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A Great New Year’s Resolution: Regular Skin Cancer Screening

A Great New Year’s Resolution: Regular Skin Cancer Screening

As we approach the new year, our board-certified dermatologists in Jupiter would like to suggest you add one particular item to your list of New Year’s resolutions: a skin cancer screening.

Skin cancer is the most common cancer in the United States, according to the American Academy of Dermatology (AAD). One in every three cancers diagnosed is skin cancer. One in five Americans will develop skin cancer in their lifetime.

A skin cancer screening can help find cancer in its earlier stages when it’s easier to treat.

Of the many types of skin cancer, the three most common are:

  • basal cell carcinoma (BCC)
  • squamous cell carcinoma (SCC)
  • melanoma

The ADD reports that BCC and SCC are the most common forms of skin cancer, but with early detection, their cure rate is about 95 percent. While melanoma is the most likely to spread to other parts of the body, when melanoma is detected before it spreads, it also has a high cure rate.

When to Get Screened

According to the National Institutes of Health’s (NIH) MedlinePlus, you may need a skin cancer screening if you have any of the following risk factors for skin cancer:

  • light skin tone
  • blond or red hair
  • light-colored eyes (blue or green)
  • skin that burns and/or freckles easily
  • a history of sunburns
  • family and/or personal history of skin cancer
  • frequent exposure to the sun through work or leisure activities
  • a large number of moles

Screenings of this type are used to look for signs of skin cancer, not to diagnose it for certain. If skin cancer is suspected during a screening, you will need a biopsy to find out whether it actually is cancer.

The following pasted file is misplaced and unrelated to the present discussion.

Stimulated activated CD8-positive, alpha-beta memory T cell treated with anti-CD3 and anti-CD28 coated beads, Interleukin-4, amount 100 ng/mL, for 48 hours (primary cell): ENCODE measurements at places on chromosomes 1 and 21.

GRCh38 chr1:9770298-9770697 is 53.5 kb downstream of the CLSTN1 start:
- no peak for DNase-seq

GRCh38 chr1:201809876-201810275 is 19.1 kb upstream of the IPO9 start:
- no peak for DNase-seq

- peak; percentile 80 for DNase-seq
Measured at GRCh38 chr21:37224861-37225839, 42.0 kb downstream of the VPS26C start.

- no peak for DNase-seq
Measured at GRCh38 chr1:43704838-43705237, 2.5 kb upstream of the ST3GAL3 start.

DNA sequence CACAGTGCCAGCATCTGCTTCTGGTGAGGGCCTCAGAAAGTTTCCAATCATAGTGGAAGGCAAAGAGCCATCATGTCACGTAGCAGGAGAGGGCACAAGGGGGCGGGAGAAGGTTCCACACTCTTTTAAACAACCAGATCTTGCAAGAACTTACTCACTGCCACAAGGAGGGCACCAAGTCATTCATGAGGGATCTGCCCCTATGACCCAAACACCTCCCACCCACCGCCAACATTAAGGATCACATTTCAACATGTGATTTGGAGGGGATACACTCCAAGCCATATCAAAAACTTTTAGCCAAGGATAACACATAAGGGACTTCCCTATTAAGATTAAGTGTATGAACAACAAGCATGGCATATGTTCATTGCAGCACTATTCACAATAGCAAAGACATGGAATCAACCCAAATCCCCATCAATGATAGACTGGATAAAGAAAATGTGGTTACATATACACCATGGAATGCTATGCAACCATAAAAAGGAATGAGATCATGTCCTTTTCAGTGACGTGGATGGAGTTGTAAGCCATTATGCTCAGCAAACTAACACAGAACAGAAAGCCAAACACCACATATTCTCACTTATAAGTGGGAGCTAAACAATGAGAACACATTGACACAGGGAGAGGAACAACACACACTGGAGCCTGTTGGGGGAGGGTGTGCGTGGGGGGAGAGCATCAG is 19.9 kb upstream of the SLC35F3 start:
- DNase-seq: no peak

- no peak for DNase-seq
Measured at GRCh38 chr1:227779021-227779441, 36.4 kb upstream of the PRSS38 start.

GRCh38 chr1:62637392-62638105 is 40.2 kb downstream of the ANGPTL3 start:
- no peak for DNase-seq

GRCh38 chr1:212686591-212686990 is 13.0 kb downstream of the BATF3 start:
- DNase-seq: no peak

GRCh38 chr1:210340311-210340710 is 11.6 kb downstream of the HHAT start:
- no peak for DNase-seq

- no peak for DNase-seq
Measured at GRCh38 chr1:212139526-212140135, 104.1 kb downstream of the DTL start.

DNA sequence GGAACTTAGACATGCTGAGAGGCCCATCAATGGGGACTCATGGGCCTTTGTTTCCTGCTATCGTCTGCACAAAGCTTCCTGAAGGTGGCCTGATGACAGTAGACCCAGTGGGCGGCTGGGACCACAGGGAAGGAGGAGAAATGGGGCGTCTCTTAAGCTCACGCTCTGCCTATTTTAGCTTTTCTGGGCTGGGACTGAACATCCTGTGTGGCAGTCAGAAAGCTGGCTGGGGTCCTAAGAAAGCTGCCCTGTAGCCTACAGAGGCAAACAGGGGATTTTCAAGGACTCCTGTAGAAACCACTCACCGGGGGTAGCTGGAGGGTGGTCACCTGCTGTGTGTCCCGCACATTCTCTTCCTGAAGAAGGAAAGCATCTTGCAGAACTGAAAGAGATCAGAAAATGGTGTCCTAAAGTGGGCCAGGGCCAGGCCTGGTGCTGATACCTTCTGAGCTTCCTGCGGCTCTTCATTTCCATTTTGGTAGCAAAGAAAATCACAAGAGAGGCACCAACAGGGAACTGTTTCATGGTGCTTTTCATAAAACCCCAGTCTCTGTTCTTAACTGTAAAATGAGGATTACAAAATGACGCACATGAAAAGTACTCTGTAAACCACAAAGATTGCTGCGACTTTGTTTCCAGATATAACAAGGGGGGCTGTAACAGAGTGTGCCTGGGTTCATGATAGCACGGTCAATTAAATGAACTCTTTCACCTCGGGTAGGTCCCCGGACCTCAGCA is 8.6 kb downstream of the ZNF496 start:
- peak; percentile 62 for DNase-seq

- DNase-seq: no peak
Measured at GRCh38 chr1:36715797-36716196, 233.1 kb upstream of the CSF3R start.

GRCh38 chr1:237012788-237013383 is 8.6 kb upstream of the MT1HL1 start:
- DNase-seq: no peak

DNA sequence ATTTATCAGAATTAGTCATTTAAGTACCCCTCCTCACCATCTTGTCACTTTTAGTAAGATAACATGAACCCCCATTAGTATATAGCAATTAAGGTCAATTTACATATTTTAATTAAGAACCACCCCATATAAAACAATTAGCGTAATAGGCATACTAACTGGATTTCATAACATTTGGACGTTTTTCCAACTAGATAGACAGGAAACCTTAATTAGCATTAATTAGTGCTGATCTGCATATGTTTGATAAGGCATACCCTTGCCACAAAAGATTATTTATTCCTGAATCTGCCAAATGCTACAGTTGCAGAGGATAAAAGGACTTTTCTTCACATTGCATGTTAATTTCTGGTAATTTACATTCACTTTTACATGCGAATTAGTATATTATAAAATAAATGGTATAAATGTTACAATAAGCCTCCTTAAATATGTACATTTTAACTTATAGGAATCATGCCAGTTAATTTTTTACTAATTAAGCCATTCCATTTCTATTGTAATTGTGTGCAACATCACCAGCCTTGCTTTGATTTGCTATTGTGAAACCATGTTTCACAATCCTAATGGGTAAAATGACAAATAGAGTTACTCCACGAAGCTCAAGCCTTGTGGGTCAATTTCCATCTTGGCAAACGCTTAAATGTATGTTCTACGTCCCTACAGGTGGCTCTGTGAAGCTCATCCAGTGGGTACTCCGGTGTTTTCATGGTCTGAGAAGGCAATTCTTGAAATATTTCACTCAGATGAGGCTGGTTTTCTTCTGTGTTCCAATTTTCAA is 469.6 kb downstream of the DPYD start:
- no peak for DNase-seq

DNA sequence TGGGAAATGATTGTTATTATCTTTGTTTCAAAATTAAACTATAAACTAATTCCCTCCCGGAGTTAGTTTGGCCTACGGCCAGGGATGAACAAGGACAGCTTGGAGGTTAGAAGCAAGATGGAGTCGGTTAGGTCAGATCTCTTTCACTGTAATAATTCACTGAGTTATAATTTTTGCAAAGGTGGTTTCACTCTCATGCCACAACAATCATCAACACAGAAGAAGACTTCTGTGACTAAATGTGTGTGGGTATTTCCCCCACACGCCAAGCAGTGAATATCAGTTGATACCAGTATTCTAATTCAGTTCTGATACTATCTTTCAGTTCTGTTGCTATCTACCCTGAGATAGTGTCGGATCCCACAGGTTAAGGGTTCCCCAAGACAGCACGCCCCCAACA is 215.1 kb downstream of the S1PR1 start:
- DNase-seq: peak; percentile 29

Do-it-yourself Screening

If none of the above conditions apply to you, you can screen yourself for skin cancer. Here’s how to do it, according to the AAD:

1. Examine your body in a full-length mirror, first front and back, then your right and left sides with your arms raised.

2. Look at your underarms, forearms, and palms.

3. Look at your legs, between the toes, and the soles of your feet.

4. Use a hand mirror to examine your neck and scalp. Part your hair for a closer look at your scalp.

5. Finally, use a hand mirror to check your back and buttocks.

What should you look for during this self-exam? These are the ABCs of skin cancer detection:

  • Asymmetry, in which one half of the mole doesn’t match the other half
  • Border irregularity, meaning the edges are ragged, notched, or blurred
  • Color: irregular pigmentation, shades of tan, brown, and black, bits of red, white, and/or blue, and “bleeding” of color from the mole itself into the surrounding skin
  • Diameter larger than the size of a pencil eraser (6 mm)
  • Evolution: change of shape, size, color, or symptoms (including bleeding or itching)

Professional Medical Screening

If you’re at higher risk for skin cancer as outlined above, we can perform a skin cancer screening for you, known as a total body skin exam (TBSE). The entire exam takes less than half an hour. 

We will begin with your scalp and work down your neck, chest, arms, and so forth, down to your toes, including your genitals and buttocks. This exam may be embarrassing, but it is necessary because skin cancer can occur anywhere on your skin.

We will also check for abnormalities on the lips, tongue, eyelids, and behind the ears. In other words, every part of the skin surface will be examined, even if it has never been exposed to the sun. We depend on the naked eye to perform the initial examination and use a magnifying tool to home in on any areas of concern.

Non- or pre-cancerous spots can be dealt with right there, using liquid nitrogen, a super-cold liquid that will be sprayed on the offending area to freeze the tissue. This results in a blister that will slough off within a few days. It is generally not painful and takes just a few seconds.

Any spots your physician finds that might be considered suspicious will result in a biopsy. This entails the injection of a local anesthetic (the only discomfort you’ll feel) before the spot is removed and sent to a lab for evaluation. Depending on the size of the lesion, you may receive either a Band-Aid or a stitch or two to close the wound. You can expect lab results within two weeks.

Remember that most skin cancers are caused by too much exposure to ultraviolet (UV) rays, whether from the sun, tanning beds, or sunlamps. To lower your risk of getting skin cancer, always use broad-spectrum sunscreen when outdoors or spending time near windows.